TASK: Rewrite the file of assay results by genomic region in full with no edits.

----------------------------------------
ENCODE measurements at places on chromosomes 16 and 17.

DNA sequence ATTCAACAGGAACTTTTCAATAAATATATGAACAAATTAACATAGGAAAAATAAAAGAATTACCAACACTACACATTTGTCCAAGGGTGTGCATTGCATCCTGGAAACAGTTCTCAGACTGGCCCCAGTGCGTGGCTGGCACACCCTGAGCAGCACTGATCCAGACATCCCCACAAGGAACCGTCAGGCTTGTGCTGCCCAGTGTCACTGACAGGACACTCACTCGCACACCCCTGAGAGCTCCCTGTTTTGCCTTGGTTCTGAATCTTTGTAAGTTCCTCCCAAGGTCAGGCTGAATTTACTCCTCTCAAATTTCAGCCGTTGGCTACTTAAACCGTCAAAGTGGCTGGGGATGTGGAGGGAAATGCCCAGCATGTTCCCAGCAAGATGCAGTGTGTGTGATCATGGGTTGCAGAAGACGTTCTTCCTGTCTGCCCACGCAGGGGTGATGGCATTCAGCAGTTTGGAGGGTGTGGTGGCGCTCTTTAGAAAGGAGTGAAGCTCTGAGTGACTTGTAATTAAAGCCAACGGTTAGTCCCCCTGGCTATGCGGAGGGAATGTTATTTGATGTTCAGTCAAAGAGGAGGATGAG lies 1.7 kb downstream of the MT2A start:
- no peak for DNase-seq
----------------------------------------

ENCODE measurements at places on chromosomes 16 and 17.

DNA sequence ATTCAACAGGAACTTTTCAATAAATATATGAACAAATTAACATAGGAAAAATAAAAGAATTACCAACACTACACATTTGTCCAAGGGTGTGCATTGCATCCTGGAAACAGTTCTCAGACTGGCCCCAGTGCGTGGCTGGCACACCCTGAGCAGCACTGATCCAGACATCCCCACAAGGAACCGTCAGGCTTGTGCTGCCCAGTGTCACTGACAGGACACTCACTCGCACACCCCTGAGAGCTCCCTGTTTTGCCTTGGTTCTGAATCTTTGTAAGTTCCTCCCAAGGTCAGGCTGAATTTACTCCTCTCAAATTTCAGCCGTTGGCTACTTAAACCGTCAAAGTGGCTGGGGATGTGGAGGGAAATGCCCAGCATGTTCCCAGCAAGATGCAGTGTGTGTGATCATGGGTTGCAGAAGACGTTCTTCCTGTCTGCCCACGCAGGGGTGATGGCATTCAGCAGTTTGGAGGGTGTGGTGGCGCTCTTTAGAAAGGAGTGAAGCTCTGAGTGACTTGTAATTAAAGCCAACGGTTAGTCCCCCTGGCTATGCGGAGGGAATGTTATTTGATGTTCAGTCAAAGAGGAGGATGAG lies 1.7 kb downstream of the MT2A start:
- no peak for DNase-seq